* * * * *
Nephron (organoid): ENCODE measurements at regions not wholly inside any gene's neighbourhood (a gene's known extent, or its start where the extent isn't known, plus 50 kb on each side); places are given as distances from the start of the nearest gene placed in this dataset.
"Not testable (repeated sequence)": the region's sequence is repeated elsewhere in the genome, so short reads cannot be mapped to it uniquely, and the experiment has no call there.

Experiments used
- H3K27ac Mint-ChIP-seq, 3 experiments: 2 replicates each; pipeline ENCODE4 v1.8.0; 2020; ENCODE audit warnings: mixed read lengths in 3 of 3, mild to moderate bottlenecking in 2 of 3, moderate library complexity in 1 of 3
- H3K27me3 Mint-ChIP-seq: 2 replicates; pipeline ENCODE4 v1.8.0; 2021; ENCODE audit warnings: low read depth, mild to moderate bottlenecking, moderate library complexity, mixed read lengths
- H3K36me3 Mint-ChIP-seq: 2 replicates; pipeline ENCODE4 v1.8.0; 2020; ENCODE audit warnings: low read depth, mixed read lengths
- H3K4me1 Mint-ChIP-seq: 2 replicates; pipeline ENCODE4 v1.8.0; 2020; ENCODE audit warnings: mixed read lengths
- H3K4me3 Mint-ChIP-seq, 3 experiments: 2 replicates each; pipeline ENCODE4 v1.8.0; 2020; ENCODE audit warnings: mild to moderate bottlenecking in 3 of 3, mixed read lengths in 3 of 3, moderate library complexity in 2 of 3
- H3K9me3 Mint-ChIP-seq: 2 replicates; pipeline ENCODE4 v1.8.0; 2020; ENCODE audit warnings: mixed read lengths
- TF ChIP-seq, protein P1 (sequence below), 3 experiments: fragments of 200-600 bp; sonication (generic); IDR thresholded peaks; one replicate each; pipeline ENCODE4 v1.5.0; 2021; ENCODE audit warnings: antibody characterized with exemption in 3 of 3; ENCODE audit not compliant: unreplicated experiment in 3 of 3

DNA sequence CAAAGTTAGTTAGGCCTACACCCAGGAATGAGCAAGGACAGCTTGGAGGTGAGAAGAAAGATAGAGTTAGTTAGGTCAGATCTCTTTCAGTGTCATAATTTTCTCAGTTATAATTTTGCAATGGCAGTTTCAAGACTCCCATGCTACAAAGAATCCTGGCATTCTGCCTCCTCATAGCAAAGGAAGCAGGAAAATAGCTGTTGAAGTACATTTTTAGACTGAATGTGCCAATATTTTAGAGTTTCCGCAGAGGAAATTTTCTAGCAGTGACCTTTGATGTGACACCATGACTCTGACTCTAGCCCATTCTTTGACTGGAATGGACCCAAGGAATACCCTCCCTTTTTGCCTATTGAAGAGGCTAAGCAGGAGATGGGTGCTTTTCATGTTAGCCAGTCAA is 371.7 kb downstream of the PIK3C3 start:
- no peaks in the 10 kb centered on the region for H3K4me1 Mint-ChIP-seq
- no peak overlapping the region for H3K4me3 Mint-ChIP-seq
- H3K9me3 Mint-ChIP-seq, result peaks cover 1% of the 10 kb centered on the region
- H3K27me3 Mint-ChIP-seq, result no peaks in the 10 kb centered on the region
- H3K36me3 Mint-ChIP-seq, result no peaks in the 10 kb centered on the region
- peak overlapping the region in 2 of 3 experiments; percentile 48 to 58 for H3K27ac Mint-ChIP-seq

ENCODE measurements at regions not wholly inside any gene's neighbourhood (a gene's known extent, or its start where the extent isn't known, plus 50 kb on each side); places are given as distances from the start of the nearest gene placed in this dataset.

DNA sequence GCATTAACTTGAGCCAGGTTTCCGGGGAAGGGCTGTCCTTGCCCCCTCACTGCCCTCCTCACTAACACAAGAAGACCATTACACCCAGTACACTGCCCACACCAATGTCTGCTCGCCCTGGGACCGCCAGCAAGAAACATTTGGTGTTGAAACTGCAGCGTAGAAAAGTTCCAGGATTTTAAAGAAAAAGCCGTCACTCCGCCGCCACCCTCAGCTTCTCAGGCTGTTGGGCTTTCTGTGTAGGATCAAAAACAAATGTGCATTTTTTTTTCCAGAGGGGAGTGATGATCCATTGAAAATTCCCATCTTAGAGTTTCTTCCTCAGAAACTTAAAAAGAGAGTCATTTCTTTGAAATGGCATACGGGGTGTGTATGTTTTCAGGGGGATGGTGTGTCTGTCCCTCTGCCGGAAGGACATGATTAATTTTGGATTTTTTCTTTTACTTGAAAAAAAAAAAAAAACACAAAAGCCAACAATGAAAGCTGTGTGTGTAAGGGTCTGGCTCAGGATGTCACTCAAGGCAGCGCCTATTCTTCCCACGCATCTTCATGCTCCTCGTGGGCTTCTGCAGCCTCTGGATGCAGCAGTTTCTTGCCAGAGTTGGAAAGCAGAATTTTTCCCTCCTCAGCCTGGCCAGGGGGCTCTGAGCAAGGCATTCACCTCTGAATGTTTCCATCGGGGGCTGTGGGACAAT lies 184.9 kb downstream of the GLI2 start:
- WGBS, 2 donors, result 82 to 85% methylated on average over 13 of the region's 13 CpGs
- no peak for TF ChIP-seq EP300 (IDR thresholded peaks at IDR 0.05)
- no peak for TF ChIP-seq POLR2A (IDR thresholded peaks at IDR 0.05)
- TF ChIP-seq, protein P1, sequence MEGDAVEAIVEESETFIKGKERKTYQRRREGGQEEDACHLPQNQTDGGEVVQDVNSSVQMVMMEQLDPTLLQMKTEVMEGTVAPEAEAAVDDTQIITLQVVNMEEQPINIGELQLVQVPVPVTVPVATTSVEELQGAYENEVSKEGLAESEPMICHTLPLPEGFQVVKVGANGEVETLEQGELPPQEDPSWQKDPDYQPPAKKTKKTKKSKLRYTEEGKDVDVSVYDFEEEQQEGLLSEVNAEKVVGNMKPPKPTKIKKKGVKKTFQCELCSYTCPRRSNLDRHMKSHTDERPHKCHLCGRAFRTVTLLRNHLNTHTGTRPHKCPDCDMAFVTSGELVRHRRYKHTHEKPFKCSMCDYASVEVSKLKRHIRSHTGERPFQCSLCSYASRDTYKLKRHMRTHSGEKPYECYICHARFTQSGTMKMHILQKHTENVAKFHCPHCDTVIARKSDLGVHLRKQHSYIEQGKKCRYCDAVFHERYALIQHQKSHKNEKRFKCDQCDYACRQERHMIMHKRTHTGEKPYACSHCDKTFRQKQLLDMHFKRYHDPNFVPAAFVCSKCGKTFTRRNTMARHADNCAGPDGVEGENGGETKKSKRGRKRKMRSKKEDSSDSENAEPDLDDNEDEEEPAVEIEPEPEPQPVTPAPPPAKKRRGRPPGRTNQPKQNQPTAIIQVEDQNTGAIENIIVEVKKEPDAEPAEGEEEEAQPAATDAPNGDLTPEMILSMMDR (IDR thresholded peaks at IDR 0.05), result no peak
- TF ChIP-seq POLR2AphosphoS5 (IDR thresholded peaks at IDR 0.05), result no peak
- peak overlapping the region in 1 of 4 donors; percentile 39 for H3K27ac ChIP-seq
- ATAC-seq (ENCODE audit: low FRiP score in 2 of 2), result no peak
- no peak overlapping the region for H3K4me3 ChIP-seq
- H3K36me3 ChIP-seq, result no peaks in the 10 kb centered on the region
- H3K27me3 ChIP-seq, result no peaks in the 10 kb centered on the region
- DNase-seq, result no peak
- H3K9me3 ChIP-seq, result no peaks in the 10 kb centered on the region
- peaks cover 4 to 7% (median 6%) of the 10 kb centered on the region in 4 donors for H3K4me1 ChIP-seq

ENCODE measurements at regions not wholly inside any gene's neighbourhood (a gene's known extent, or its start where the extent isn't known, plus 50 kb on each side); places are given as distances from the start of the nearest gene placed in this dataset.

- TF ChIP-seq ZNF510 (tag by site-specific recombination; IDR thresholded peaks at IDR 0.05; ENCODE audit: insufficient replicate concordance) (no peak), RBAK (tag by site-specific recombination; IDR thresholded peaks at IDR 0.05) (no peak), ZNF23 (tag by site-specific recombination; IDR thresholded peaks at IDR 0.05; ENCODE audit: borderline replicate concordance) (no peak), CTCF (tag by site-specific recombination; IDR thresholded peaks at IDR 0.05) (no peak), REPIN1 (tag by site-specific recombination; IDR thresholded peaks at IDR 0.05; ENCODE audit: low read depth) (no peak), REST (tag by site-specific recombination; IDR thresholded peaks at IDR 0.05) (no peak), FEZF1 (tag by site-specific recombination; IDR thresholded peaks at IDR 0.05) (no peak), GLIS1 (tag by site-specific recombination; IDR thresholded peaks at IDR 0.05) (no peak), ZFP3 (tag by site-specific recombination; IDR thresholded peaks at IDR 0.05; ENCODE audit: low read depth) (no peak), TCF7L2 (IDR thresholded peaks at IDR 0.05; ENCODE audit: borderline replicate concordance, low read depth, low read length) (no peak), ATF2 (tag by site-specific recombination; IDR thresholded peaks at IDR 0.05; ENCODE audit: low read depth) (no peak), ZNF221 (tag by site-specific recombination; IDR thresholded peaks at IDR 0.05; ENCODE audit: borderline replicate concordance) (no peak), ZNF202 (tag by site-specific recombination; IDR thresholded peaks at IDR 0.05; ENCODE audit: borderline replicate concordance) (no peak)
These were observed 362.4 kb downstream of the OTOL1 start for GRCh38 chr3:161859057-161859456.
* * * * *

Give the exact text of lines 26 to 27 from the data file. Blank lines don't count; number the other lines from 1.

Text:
- ATAC-seq (ENCODE audit: low FRiP score in 2 of 2), result no peak
- no peak overlapping the region for H3K4me3 ChIP-seq